Eli turns corn into cockroaches to poison the school into being his happy minions and is disciplined by the Padre for being a better preacher than the Padre is.  Dude, don't invite the kid up there if you're a crappy enough leader to be shown up by a little kid.  I would also like to point out that the actor playing Eli is having all kinds of fun being an evil little shit, which probably led to many alarming parent-teacher conferences when he returned to the real world.

The social worker finds out some troubling information about Eli, namely that he's an evil little vampire.  He kills her, but not before she unleashes a hilarious, grumbling rant about tax dollars and public-sector pay.  It's delivered in pure Angry Black Woman, of course, because these fucking writers, but it's also one of the most realistic moments of the movie.  I witness these rants, minus the egregious racial stereotypes, pretty much every day at Ye Old Day Job.

Joshua and Maria wind up making out; Joshua is way too familiar with the ways of other people's bodies for someone as socially isolated as he's purported to have been, and several alarming truths about Mean Daddy slam into place.  Malcolm walks in on Joshua and Maria and immediately yells out the bros before hoes speech.  Joshua is not sure how farming and fornicating are connected, except that sometimes the cows made funny sounds in the barn at night back home.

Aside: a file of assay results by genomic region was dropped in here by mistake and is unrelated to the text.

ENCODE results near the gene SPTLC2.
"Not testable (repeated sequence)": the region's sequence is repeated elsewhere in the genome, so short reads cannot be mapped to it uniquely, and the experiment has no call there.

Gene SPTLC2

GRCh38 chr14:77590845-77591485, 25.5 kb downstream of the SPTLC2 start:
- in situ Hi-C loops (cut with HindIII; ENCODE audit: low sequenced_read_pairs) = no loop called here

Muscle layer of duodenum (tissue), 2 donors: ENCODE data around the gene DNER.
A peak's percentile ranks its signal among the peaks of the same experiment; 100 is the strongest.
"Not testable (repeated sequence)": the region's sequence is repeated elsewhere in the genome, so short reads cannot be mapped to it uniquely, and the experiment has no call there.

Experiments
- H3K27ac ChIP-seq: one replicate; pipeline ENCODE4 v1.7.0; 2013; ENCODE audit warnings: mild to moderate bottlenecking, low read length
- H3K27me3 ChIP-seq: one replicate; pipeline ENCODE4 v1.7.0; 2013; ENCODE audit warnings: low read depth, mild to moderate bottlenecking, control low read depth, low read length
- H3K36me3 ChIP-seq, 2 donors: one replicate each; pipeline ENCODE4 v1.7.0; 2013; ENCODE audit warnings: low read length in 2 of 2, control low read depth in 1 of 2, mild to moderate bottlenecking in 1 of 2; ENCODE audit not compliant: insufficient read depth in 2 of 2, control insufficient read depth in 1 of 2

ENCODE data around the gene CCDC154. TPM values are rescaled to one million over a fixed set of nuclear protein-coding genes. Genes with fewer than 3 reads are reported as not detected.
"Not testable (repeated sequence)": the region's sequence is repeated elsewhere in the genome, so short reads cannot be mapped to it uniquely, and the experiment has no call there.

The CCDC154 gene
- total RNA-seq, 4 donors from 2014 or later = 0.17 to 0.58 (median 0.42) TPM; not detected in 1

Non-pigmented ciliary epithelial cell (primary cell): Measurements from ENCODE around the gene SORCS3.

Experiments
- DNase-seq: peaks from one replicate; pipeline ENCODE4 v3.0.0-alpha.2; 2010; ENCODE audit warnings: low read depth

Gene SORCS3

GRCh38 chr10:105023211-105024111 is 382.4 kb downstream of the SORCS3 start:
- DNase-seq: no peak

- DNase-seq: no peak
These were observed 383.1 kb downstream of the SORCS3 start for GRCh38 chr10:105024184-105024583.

Adoptive Mommy gets angry about her roses dying, because attributing that to Eli's garden makes perfect sense, and goes to cut down his corn.  Over her roses.  Not over his willful disobedience and increasingly disruptive and violent behavior, but over her roses.  Keep in mind, we're supposed to see AM as the good parent here.  In a shocking turn of events, Eli kills her.  He then uses the opportunity to bond more closely to Adoptive Daddy and get him thinking about shipping the super-corn all over the world.  Eli is the smartest person in that house, and I am sort of rooting for him at this point.

Joshua answers the door shirtless (for someone who was so freaked out over modesty that he refused to wear modern clothing upon first arriving at his new home, this kid shucks out of his shirt for pretty much any reason whatsoever) and accepts a package for the late Adoptive Mommy.  Turns out she's been looking into the creepy little vampire child, too, and he was the same age in 1964 as he was in 1995.  Joshua grabs Malcolm and the two of them head to Gatlin to get Eli's special McGuffin, the Cornhole Bible.  Along the way, Joshua reveals to Malcolm that 1) Eli is actually his adoptive brother, 2) he was fourteen when he and Mean Daddy moved to Gatlin, and 3) he and Mean Daddy moved to Gatlin so MD could conduct agricultural experiments.  And this is the point at which I LOST MY SHIT.  So.  So, wait.  Eli and Joshua are not blood brothers.  They have only known each other for a maximum of four years.  Mean Daddy, NOT shown to be the most altruistic of men, adopted Eli when he was around seven or eight, Joshua HAS had contact with the outside world before, and MD is in fact a legit scientist rather than a Ichabod Crane.  Okay, fuck it, I am no longer sad that the social worker died, because it's pretty fucking obvious at this point that Mean Daddy made those boys call him "daddy", if you know what I mean.  Eli's behavioral issues are clearly much less about otherworldly evil and much more about untreated PTSD.  I will be on his side for the remainder of the movie.